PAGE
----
111685-troy-menzel

Carlton is heading down an intriguing path. To say they are rebuilding is an obvious statement, but it’s the way that they are doing it that speaks volumes about where they rate themselves in terms of developing talent.

It’s clear that the Carlton recruiting team have taken the course that Stephen Wells implemented at the Cats, although admittedly it was to a lesser extreme. Picking the players that they want much earlier than they’re rated is a trademark of Geelong recruiting. Jackson Thurlow, Harry Taylor and Darcy Lang all follow that system. A good recruiting team will pinpoint who they want, and take them if they back themselves to be able to develop them well.

Going through Geelong’s draft history, and there are barely any ‘risky’ picks in terms of Dayle Garlett types. Perhaps it comes to how well the players perform in their interviews.

Carlton took their first steps a few years back, identifying Troy Menzel, and taking him because they knew they could develop him. Then they backed that up by taking Patrick Cripps a good 20 picks before he was expected to land.

This year, they’ve become even braver. Trading away pick seven was gutsy, but perhaps it was clear that the Blues were not confident that Sam Durdin or Peter Wright would have been the right choice.

Instead, they believed that Kristian Jaksch would thrive in a different developmental system. Like Josh Caddy at the Cats, the Blues went all in on someone who had almost stagnated at AFL level, and believed that developing them under Mick Malthouse would be better than going down the best available path in the draft.

Now here is where Carlton’s tactics get to the boom or bust stage. Liam Jones, Jason Tutt and Matthew Dick have all showed great signs at times. Clearly, the success of Sam Docherty and Andrejs Everitt made the Blues believe that the recycled path is a successful choice.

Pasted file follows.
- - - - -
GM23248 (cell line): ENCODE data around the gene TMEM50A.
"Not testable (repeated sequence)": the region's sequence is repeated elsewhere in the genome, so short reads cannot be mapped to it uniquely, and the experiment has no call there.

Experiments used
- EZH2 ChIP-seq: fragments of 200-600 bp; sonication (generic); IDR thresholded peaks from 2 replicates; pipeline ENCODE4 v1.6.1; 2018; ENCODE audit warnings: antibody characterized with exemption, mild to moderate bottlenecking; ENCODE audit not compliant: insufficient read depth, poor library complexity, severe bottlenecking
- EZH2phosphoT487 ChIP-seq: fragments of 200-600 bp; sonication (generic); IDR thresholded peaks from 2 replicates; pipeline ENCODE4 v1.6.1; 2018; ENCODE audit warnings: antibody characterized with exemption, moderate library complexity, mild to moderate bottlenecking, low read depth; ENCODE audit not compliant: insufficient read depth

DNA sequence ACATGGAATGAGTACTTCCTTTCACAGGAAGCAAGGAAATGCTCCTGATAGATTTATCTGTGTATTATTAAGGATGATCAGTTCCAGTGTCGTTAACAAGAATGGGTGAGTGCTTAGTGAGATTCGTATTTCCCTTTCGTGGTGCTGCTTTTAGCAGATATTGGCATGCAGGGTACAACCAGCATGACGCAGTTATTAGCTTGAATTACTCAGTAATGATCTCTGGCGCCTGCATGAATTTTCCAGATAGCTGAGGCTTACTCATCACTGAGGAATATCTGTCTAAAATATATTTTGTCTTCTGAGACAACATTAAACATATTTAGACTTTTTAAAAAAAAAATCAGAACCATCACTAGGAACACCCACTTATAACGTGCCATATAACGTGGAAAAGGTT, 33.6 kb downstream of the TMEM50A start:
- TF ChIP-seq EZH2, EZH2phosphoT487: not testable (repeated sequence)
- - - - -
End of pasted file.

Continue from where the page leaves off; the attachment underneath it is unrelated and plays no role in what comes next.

There gets to a point where a club overdoes the recycled player plan, like the Tigers, and instead of rejuvenating the list, its  the young players who miss out on lists spots in favour of tried and tested older players. Carlton must be sure they have the right intake of quality youth. They’ve done that in the past two seasons, and they should do so again this year, but the allure of Sydney and Hawthorn’s success down that path cannot blind them.

Finally, the Blues must nail this draft. GM Andrew McKay has indicated that they will be after a midfielder at pick 19. If they take a risk on Corey Ellis or Connor Menadue or even somehow get a slider, then pick 19 will be a success. It might be a mistake to go for Connor Blakely at 19, as they already have Cripps and Nick Graham.

At 28, it starts to get a bit dicey. A small forward would be excellent. If somehow, the Blues could land Ellis and Jarrod Garlett, then their draft would be an automatic A. If they ended up with Touk Miller as a small midfielder / forward, then Shane Rogers should also get a tick.

Ultimately though, the Blues are going to have to wait at least two years to judge whether these new tactics are viable, as the football landscape is changing. Overpaying young recruits is almost a certainty in the next few years, and it will be intriguing to see how a club taking an alternative route will work out in the long run.